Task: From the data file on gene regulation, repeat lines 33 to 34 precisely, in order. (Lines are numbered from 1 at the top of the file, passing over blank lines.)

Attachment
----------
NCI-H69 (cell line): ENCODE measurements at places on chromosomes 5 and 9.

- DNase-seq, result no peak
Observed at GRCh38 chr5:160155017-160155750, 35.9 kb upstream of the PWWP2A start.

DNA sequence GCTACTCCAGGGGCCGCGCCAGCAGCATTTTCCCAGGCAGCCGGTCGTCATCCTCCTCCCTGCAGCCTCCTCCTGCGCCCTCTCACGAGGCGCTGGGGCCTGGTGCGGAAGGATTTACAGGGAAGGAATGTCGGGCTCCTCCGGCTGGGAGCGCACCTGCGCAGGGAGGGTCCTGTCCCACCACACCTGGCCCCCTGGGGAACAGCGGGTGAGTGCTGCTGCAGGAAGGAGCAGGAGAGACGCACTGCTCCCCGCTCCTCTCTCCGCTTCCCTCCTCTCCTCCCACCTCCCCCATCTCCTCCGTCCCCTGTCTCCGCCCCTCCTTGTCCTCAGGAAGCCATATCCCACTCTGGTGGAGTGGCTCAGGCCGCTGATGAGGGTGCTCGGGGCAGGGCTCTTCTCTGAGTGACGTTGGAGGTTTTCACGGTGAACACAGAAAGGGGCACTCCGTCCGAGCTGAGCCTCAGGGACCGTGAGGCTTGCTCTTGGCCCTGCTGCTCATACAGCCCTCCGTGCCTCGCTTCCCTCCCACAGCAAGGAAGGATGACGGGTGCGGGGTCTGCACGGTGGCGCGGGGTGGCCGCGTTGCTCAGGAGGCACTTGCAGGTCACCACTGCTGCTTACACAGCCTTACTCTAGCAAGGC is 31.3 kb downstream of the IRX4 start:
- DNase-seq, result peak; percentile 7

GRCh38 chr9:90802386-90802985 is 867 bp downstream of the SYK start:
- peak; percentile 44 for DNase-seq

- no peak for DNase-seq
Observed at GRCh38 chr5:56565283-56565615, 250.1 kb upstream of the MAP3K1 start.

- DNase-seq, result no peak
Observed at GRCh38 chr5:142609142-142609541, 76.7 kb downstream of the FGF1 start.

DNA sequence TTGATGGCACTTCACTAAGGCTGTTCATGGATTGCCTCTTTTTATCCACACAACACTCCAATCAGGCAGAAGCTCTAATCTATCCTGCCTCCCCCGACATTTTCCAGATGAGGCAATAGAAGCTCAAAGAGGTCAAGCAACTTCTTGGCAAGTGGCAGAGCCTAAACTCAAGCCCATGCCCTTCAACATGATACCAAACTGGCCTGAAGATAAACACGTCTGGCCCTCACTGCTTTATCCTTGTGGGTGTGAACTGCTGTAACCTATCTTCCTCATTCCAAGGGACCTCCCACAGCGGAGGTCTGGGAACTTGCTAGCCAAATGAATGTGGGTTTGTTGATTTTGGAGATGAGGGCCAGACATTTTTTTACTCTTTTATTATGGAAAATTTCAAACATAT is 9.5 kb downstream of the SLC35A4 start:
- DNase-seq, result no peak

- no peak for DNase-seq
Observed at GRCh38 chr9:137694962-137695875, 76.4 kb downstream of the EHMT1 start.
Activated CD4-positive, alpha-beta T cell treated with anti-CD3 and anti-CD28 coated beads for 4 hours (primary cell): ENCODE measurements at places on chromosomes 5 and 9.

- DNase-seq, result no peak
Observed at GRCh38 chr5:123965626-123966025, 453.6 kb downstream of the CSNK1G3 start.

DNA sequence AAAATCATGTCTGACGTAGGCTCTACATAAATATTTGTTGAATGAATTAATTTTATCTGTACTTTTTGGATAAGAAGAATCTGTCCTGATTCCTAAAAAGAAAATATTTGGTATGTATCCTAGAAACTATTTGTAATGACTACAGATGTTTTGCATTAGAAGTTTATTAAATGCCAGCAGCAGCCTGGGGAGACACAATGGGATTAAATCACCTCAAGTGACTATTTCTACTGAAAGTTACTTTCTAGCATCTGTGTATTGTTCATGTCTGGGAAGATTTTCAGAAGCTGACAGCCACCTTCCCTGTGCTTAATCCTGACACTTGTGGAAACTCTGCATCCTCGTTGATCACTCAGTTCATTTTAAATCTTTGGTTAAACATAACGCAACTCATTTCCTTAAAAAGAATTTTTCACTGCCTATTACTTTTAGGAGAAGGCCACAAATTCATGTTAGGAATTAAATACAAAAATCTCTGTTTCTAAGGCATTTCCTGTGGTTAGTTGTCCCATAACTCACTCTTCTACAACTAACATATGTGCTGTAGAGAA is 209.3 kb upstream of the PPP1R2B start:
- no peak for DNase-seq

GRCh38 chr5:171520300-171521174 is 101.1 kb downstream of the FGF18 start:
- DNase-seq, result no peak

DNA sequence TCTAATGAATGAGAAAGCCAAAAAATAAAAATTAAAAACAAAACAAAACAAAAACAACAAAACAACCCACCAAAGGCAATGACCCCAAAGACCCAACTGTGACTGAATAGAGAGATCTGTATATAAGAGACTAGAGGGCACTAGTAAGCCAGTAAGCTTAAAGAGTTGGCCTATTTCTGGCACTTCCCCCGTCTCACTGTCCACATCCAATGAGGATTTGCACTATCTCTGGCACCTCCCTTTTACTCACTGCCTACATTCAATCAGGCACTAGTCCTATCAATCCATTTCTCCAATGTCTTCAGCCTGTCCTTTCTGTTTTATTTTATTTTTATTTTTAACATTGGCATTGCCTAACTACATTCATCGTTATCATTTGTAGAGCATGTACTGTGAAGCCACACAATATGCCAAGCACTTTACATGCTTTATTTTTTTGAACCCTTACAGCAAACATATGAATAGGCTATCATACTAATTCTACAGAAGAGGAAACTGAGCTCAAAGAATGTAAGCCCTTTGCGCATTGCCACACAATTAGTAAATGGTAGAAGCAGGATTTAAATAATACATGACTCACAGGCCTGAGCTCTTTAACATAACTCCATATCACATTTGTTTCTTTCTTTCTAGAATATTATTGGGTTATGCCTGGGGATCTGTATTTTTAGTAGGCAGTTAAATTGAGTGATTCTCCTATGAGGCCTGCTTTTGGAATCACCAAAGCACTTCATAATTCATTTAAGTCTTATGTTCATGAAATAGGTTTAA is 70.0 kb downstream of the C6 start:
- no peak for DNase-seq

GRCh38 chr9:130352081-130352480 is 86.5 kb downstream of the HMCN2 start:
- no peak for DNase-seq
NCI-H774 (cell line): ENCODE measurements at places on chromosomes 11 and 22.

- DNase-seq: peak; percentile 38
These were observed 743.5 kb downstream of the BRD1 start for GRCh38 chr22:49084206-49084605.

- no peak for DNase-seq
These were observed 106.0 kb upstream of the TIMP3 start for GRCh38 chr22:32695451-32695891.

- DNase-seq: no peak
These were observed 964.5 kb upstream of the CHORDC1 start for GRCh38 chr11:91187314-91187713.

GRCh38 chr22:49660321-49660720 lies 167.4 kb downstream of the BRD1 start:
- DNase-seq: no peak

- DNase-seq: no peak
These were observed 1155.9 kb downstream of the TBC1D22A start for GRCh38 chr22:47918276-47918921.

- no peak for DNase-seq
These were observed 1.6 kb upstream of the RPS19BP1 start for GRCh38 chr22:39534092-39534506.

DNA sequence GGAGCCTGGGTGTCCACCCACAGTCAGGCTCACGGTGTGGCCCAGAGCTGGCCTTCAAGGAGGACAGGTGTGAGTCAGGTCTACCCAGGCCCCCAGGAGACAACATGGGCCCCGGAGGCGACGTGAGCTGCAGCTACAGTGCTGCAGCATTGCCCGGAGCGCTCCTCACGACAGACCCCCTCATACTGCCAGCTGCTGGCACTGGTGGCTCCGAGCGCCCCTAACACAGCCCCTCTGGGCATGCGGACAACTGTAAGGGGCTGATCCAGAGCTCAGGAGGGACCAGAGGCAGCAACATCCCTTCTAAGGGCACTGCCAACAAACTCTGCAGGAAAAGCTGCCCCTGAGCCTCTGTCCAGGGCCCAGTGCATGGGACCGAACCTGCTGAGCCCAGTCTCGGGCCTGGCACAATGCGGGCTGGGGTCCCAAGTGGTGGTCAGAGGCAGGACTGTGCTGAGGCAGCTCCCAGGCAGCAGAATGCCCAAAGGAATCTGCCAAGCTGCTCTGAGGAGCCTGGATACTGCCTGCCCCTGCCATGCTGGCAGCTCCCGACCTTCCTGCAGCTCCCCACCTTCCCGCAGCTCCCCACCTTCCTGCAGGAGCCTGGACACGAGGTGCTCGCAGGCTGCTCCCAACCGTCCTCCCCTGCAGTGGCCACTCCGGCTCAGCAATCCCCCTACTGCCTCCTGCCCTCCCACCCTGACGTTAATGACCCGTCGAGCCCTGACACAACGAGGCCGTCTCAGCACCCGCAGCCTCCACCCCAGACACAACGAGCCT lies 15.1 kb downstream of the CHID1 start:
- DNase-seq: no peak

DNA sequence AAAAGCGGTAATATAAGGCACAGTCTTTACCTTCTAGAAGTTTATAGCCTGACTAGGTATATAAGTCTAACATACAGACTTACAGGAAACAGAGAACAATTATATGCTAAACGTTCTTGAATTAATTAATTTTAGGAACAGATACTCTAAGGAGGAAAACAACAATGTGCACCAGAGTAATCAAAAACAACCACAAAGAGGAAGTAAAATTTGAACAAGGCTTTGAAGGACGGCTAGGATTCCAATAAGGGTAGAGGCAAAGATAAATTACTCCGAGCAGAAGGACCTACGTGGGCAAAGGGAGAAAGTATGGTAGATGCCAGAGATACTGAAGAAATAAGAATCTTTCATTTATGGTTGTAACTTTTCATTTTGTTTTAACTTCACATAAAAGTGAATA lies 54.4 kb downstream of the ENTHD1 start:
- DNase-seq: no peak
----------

These were observed 964.5 kb upstream of the CHORDC1 start for GRCh38 chr11:91187314-91187713.

GRCh38 chr22:49660321-49660720 lies 167.4 kb downstream of the BRD1 start: